Nokia Oyj plans to cut as many as 10,000 jobs and close facilities as chief executive officer Stephen Elop struggles to halt mounting losses and reverse plunging smartphone sales.
As part of the overhaul, sites in Finland, Germany and Canada will be closed and executives including Niklas Savander, Mary McDowell and Jerri DeVard will leave, Espoo, Finland-based Nokia said in a statement yesterday. The job cuts amount to almost a fifth of the total excluding a joint venture with Siemens AG.
Elop, who took over as CEO in 2010, is reorganizing Nokia after market-share gains by Apple Inc’s iPhone and Samsung Electronics Co devices led to a slump in sales and four straight quarterly losses. Nokia’s handset shipments declined 24 percent in the first quarter, allowing Samsung to overtake the company as the world’s biggest mobile-phone maker.
“We must re-shape our operating model and ensure that we create a structure that can support our competitive ambitions,” Elop said in the statement.
Nokia said it now predicts second-quarter operating margins at the devices unit to be worse than a loss of 3 percent of revenue in the first quarter. Nokia had projected margins to be “similar to or below” the first-quarter level.
Nokia fell 1.8 percent to 2.22 euros in Helsinki on Wednesday, bringing its decline in the past 12 months to 49 percent.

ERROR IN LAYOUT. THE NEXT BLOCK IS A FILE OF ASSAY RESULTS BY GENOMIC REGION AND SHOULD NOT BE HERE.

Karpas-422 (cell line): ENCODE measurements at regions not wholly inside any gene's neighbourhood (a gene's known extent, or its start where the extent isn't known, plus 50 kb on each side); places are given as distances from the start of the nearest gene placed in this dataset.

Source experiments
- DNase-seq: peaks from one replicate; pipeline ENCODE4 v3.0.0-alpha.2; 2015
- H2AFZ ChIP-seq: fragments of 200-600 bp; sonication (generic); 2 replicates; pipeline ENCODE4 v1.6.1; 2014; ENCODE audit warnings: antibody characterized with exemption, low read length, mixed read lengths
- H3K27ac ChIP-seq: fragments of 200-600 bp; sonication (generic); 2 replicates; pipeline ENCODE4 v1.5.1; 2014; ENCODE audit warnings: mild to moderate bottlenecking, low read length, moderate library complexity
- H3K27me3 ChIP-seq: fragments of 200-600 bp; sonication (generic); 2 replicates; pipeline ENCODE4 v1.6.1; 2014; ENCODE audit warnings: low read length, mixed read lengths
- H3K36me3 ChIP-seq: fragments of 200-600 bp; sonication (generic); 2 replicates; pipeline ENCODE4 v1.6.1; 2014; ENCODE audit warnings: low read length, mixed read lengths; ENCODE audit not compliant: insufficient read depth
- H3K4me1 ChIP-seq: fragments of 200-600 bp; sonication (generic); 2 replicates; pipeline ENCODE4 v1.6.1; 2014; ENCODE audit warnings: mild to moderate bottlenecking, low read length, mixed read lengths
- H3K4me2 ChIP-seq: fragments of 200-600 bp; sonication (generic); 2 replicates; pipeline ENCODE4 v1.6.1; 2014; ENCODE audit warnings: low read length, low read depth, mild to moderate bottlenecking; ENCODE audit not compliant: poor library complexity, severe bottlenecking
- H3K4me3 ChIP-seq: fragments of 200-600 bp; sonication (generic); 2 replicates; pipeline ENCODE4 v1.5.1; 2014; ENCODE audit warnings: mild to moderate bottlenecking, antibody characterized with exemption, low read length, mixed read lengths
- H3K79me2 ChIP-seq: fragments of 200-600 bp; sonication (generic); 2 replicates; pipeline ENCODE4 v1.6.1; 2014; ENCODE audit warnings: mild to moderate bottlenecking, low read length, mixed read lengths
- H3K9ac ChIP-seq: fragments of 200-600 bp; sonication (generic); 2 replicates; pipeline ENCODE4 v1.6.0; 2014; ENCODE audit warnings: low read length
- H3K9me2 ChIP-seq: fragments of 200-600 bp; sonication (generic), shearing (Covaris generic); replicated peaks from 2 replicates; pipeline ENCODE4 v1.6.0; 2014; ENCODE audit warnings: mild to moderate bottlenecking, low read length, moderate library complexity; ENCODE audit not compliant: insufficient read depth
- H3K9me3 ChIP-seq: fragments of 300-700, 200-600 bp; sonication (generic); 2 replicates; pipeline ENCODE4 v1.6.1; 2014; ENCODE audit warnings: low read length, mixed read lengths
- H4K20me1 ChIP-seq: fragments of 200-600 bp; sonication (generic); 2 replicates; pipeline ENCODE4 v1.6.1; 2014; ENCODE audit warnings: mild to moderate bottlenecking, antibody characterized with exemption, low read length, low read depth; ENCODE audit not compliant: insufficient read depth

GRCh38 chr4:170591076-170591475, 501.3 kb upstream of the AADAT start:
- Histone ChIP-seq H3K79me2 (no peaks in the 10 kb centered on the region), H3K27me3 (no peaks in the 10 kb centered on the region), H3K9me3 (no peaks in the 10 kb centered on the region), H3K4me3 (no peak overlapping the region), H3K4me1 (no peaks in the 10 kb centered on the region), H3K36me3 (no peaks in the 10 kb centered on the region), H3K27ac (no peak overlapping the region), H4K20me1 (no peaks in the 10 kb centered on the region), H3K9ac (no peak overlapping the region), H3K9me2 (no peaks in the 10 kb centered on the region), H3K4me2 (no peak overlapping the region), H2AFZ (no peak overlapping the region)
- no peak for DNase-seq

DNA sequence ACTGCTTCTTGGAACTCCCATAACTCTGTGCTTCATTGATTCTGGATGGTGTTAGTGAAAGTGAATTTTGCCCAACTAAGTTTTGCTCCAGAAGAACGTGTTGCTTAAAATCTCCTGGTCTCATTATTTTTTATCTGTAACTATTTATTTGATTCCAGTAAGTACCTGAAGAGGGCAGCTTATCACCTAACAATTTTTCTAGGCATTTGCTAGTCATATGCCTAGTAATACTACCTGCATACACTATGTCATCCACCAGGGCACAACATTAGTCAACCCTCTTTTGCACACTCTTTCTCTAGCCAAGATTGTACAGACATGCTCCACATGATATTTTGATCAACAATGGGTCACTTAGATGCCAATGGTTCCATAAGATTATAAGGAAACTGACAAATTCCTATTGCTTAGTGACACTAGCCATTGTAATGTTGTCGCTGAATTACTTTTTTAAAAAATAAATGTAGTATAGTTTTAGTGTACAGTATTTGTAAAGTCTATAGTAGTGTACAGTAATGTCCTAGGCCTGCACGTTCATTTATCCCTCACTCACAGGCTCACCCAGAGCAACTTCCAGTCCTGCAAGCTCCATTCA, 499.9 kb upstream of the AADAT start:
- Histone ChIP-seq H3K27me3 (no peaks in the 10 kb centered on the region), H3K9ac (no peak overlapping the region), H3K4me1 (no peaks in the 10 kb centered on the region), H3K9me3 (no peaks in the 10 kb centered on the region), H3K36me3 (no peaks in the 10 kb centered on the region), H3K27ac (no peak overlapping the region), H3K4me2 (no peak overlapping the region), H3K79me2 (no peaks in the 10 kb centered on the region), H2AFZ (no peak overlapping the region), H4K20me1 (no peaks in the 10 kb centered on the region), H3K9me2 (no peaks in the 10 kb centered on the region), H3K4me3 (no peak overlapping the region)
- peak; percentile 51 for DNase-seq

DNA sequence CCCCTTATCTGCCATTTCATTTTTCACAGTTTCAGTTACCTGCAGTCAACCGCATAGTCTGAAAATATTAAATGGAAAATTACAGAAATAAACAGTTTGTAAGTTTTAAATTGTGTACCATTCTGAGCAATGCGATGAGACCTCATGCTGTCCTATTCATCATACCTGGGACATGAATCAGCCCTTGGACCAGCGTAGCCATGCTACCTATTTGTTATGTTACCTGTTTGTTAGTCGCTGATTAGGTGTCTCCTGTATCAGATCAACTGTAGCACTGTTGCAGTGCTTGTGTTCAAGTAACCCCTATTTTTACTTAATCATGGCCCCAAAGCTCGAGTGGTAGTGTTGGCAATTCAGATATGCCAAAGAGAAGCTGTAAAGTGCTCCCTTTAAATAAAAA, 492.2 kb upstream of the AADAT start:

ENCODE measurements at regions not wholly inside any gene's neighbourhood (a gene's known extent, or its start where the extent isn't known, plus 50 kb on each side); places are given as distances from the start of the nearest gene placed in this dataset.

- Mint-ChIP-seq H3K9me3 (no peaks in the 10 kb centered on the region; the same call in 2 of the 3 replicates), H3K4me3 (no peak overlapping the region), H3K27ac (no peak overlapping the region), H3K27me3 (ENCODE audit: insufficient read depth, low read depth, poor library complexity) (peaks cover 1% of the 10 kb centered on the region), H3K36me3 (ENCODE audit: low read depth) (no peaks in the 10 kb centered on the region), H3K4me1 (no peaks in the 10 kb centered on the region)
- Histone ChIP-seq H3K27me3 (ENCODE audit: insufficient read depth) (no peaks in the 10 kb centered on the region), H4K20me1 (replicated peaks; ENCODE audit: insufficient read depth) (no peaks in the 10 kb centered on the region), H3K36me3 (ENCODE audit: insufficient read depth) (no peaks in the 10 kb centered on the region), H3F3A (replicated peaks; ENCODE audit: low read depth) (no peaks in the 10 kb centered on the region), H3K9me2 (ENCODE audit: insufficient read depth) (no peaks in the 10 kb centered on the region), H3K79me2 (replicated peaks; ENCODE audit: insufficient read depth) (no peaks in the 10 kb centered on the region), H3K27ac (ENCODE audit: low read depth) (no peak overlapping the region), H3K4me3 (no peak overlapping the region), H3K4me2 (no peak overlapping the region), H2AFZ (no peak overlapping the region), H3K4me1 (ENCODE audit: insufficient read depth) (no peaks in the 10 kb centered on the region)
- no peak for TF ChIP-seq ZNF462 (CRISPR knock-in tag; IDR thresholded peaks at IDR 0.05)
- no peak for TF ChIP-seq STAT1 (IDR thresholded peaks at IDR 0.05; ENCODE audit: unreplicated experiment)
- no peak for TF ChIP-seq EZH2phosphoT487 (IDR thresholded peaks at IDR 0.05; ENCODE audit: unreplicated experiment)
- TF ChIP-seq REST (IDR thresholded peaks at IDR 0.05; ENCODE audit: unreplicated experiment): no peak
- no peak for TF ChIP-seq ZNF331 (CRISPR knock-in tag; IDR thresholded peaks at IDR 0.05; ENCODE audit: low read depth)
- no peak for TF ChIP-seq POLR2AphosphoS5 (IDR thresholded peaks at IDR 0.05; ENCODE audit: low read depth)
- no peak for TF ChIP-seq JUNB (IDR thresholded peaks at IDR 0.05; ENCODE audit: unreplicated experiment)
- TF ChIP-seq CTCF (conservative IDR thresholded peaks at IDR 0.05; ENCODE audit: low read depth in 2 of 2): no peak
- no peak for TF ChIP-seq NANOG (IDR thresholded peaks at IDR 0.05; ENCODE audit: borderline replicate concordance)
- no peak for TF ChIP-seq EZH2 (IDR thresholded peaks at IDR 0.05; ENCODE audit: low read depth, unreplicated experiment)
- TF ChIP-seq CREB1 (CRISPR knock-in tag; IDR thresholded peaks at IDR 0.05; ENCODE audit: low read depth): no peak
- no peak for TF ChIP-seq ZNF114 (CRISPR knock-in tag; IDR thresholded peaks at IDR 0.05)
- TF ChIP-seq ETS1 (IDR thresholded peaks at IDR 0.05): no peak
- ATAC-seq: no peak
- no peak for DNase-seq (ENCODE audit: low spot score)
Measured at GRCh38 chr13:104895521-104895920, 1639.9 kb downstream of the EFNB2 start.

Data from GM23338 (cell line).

Elop had already announced more than 10,000 job cuts across all areas of the company. He said in April that Nokia would speed up its cost-cutting program and take further actions if needed.
Nokia has lost more than 70 billion euros (US$88 billion) in market value since Apple introduced the iPhone in 2007, taking the lead in smartphone innovation. To challenge Apple and handset makers using Google Inc’s Android software, Elop adopted Microsoft’s Windows Phone, abandoning Nokia’s homegrown Symbian operating system.
Nokia shipped more than 2 million Lumia smartphones running Windows Phone during the first quarter, while Apple sold 35.1 million iPhones. Nokia’s operating margin for mobile phones plunged to 3.7 percent last year from more than 20 percent before Apple introduced the iPhone in 2007.
The company has consolidated development sites, closed a factory in Romania, and said it would convert plants in Finland, Hungary and Mexico from assembly to software customization. Units working on its older Symbian smartphone system were transferred to Accenture PLC, which subsequently cut jobs in those functions.
Nokia had 53,553 workers at the end of March, excluding the network-gear joint venture with Siemens.